During the hot months of July and August is the time to observe a crowded district at its worst. The vermin and the heat drive the people to the streets, which are crowded with these unfortunates the greater part of the night. Mothers sit on the curbstone with nursing babies, and the cool of the door-stone is coveted for a pillow, or the refreshment of sleep on the roof or in the courts between the houses is sought, unless, indeed, the odors of the closets there are worse than the vermin or the heat within.
On the other hand, within these tenements are sometimes found the most scrupulously kept rooms; plants by the windows, happiness, and a real home; courtesy, devotion, and charity, such as one may seek for among the elect of the earth, and reverence; sufficient evidence of the original nobility of character, which can remain high despite all discouragements.
But the more frequent picture is that of the overcrowded rooms, denying the privacy and sacredness of home-life. Outside the house there is almost no park or playground for the children — nothing but the sidewalks and streets. Games for the boys are of necessity reduced to “leap-frog,” “craps,” or tossing pennies.
School-time comes, and the population increases so rapidly that, with the best intentions, it seems impossible to provide place, with a less keen sense of responsibility, the worst occurs. An unlettered, indifferent parent, exhorted and then informed that education is compulsory, finally does exert himself to claim the place for his children in the school, to learn that compulsory education acts and truant officers are superfluous matters, since there is no place in the school for his children. There is considerable discrepancy in the figures giving the number of children out of school at present. To avoid inaccuracy, I will only state that there are many thousands — 400 in one school alone of the region I am making special reference to to-day.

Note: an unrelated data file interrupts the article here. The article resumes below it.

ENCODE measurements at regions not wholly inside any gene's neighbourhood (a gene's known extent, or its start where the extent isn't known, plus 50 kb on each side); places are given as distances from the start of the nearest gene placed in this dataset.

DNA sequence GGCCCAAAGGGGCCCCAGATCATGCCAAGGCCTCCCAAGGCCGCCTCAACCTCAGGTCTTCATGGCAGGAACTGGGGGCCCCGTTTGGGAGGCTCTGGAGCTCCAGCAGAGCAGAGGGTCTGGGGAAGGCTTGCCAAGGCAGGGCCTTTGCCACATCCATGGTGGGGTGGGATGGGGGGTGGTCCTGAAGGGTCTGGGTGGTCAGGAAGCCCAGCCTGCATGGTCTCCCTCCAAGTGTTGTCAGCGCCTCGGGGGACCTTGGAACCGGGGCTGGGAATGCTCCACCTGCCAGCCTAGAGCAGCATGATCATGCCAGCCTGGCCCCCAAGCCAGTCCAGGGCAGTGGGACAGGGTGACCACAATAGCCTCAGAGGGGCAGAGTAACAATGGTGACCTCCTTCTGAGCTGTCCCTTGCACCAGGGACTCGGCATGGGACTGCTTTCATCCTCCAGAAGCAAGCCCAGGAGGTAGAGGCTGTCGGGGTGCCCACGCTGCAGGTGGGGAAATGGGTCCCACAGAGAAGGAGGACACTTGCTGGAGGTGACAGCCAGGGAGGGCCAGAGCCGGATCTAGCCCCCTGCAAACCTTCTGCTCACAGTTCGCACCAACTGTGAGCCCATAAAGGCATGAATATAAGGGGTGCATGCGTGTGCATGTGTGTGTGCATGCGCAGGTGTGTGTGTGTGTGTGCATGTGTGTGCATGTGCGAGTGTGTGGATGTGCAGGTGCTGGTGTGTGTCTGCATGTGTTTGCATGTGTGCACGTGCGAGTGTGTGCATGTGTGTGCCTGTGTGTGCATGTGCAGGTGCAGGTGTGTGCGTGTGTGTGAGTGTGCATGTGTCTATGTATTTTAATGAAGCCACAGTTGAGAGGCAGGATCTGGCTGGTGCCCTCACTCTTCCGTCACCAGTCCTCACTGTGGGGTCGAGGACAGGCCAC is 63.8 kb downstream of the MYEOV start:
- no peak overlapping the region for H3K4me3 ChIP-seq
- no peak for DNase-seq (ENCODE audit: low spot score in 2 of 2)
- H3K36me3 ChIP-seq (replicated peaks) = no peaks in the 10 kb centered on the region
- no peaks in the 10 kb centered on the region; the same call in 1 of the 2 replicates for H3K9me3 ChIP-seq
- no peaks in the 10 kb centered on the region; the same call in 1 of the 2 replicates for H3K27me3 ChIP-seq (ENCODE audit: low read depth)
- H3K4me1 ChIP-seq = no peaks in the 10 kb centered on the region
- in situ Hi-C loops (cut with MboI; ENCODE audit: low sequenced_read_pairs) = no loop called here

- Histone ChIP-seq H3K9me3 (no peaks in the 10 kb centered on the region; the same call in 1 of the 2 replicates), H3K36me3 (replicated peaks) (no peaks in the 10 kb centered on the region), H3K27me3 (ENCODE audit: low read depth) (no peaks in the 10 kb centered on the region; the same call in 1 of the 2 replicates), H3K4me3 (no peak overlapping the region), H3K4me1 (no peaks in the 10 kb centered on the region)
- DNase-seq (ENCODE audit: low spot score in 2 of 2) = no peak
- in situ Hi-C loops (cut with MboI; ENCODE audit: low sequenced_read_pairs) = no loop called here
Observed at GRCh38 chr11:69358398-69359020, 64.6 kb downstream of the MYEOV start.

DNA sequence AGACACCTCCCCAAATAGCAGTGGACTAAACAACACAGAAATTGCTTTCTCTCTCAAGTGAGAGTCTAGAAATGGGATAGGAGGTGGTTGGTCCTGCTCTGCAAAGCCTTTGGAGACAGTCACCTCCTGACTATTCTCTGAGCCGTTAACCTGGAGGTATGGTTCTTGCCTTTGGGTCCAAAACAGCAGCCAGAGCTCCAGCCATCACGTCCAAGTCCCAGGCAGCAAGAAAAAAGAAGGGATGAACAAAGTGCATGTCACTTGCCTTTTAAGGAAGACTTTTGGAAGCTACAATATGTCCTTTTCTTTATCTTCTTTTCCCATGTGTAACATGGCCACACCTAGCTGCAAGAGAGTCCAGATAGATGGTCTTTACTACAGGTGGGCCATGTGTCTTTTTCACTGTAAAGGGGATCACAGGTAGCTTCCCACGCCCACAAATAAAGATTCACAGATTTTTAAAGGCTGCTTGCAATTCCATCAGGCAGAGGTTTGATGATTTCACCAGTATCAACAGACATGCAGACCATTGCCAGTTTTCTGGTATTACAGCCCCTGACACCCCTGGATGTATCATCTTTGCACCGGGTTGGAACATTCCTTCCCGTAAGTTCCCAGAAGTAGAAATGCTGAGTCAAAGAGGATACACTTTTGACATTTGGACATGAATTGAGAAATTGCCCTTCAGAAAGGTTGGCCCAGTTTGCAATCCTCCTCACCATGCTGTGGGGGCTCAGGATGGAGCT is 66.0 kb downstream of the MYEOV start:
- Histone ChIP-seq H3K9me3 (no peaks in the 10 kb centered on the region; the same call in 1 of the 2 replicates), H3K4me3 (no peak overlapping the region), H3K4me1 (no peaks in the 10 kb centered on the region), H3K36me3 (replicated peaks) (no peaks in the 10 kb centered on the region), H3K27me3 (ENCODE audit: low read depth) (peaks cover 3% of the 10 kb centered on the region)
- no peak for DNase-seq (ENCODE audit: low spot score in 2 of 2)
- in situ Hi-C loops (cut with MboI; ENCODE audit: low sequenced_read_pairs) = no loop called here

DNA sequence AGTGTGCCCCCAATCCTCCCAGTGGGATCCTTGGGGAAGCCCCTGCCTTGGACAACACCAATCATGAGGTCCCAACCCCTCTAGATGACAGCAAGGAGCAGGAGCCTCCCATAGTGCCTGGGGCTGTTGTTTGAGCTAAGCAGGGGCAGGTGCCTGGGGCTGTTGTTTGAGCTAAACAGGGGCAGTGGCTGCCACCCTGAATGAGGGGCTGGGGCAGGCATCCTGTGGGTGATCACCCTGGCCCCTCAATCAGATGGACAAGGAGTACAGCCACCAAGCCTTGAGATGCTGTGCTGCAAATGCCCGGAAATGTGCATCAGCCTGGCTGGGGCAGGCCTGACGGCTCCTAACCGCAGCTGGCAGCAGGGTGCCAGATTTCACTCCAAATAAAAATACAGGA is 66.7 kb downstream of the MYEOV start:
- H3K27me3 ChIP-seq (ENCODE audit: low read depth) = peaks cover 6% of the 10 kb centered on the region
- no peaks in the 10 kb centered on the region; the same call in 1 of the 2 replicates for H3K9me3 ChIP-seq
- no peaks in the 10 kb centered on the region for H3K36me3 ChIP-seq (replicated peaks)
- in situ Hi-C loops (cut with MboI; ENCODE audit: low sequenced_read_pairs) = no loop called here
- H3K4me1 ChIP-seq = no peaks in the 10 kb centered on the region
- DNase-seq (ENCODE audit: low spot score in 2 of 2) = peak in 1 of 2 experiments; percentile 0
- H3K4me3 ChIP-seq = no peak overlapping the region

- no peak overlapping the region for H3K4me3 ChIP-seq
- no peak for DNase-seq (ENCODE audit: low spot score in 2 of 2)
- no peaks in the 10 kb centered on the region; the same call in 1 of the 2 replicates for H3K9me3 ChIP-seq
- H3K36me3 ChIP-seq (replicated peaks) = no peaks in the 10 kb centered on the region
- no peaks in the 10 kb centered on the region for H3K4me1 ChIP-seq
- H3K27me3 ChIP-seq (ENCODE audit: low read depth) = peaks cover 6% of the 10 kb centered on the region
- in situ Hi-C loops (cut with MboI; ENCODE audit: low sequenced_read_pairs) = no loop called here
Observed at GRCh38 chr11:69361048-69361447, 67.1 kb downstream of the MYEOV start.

The law says that the child must be in school until fourteen, that he or she may not be employed under that age; and as nothing more than the parent’s testimony is required to give the child to the shops, the temptation to perjury is apparent.
We now come to the sweat-shops, labor in which is the principal occupation of our neighbors. Where a “union” has been established and is strong, the work-day may be ten hours; where the trade is unorganized (and that is more likely to be among the unskilled, therefore the poor, therefore the least educated) the work-day is more often fourteen hours. Have you heard of the diseases most prevalent among people who work in contaminated air, and then go home to sleep under the same conditions? In the Nurses’ Settlement consumption is spoken of as the “tailors’ disease.”
Have you watched the drive, drive, drive of men and women at the machines, over cigar or cigarette making? Have you peeped down into the cellars, and seen the rags sorted, the shirts made, the washing done, shoes cobbled, cheese and bread made? Have you watched the making of the collars, passementerie, clothing, cloaks and artificial flowers, the curling of feathers, the streaming of hats, the manufacture of neckties and boxes, the production of the whole long list of necessaries and luxuries for other people? Have you watched where the workers were laboring under the indifference or absenteeism of the employer? — working, working, working, until the pain in watching the ceaseless strain becomes unendurable, and you cry out against the inhumanity of it all? Cry out because you can see how impossible it is for these men and women to have the leisure or the strength to rear their children into stalwart men and women, into citizens with intelligent reasoning of how to govern themselves or to choose their governors.